Ideally, the best pest control will be no pest controlif ARS researchers in Columbia, Missouri, succeed in transferring rootworm resistance from eastern gamagrass into adapted corn germplasm. This could later be used by private breeders to develop commercial hybrids.
In a project under way since 1991, ARS entomologists B. Dean Barry and Bruce E. Hibbard, plant breeder Larry L. Darrah, and plant geneticist Edward H. Coe have been evaluating gamagrass, Tripsacum dactyloides, and exotic maize from Mexico and Central America. The scientists are in the ARS Plant Genetics Research Unit located at the University of Missouri.
"We already knew that mature gamagrass plants had some resistance to rootworms," says Hibbard. "But to protect corn all the way from seedling stage through flowering, we needed to find rootworm resistance in gamagrass seedlings."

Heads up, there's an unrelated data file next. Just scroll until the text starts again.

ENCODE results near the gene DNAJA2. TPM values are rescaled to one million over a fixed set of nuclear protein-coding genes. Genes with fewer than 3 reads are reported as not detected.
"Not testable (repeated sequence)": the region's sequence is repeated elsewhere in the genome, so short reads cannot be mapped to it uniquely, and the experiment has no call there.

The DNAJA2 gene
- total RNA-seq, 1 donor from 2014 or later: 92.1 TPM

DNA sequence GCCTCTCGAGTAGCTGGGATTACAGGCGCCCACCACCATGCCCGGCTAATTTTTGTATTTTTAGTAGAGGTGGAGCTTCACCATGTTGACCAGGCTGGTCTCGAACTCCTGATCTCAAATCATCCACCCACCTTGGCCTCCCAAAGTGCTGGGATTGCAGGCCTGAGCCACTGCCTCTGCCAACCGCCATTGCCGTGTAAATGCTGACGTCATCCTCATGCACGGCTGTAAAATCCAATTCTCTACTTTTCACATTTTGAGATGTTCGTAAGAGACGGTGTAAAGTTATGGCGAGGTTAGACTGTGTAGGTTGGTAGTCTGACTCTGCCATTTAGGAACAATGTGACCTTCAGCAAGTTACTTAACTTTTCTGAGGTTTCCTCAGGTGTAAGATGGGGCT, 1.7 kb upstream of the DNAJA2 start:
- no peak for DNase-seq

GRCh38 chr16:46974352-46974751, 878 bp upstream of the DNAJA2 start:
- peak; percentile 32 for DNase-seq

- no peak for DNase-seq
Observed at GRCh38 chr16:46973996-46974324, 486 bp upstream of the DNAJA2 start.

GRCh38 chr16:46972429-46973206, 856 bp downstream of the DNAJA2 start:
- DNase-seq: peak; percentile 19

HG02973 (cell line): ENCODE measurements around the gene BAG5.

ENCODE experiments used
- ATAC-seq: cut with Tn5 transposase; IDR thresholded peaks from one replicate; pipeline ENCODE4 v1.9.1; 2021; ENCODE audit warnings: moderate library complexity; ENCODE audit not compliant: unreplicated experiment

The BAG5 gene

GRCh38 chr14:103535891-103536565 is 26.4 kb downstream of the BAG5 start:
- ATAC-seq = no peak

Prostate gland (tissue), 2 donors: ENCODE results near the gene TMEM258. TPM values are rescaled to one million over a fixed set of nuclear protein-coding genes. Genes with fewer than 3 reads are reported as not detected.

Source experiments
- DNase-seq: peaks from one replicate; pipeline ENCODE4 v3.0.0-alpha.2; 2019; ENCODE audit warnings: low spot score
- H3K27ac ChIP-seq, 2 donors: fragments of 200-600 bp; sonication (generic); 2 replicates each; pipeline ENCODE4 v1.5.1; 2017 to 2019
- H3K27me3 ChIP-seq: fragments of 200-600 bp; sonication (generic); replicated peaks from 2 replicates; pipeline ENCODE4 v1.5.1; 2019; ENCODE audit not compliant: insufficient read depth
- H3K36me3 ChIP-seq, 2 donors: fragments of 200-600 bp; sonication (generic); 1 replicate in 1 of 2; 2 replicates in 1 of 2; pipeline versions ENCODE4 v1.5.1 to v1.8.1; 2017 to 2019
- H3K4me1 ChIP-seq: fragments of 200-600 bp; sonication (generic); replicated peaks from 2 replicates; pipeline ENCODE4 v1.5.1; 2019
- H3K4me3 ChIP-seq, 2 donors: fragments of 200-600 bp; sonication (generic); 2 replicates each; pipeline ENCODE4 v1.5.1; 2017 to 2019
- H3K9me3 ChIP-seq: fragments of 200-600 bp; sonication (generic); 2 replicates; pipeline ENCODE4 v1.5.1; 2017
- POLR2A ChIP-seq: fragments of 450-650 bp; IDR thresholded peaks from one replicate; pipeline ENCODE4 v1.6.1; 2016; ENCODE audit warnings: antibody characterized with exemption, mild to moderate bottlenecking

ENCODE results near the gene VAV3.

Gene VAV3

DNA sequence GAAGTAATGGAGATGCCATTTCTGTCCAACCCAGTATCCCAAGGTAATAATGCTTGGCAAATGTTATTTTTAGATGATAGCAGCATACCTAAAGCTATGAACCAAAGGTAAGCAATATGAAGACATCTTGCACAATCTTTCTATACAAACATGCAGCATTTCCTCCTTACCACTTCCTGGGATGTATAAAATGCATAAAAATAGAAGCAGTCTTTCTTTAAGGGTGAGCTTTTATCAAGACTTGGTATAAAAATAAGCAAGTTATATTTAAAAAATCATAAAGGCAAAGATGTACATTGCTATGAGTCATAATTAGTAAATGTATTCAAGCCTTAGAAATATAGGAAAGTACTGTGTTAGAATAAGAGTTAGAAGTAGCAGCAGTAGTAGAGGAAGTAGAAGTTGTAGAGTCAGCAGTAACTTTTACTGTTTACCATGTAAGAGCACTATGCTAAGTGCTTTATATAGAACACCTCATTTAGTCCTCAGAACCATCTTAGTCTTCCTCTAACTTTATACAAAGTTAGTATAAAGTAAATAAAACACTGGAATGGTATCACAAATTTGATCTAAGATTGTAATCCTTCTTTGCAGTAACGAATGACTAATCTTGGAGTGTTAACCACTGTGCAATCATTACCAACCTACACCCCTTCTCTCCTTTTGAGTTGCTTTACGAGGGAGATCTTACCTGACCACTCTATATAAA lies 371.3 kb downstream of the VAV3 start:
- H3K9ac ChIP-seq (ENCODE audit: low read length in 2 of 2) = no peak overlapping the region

In greenhouse studies, former ARS entomologist Dan J. Mollenbeck, Hibbard, and Barry tested 50-day-old gamagrass and corn seedlings, which they infested with 50 western corn rootworm eggs.
Larvae feeding on the gamagrass seedlings weighed less than those feeding on the corn. In further studies, they found that only three larvae survived on a total of 20 gamagrass plants, while one larva per plant survived on the corn. These results established for the first time that gamagrass is resistant in the seedling stage, as well as in the mature stage.
More cropland is treated with insecticides for corn rootworms than for any other insect pest.
While about a third less insecticides are used on row crops than the amount of herbicides applied for weed control, this research is being done in an effort to reduce the overall use of agricultural chemicals and improve water quality in the Corn Belt.
Hibbard is also studying how corn rootworms behave while selecting their host plants. Studies are in progress to evaluate a more uniform hatching strain of rootworms, which will enhance plant-screening accuracy. By Linda Cooke, ARS.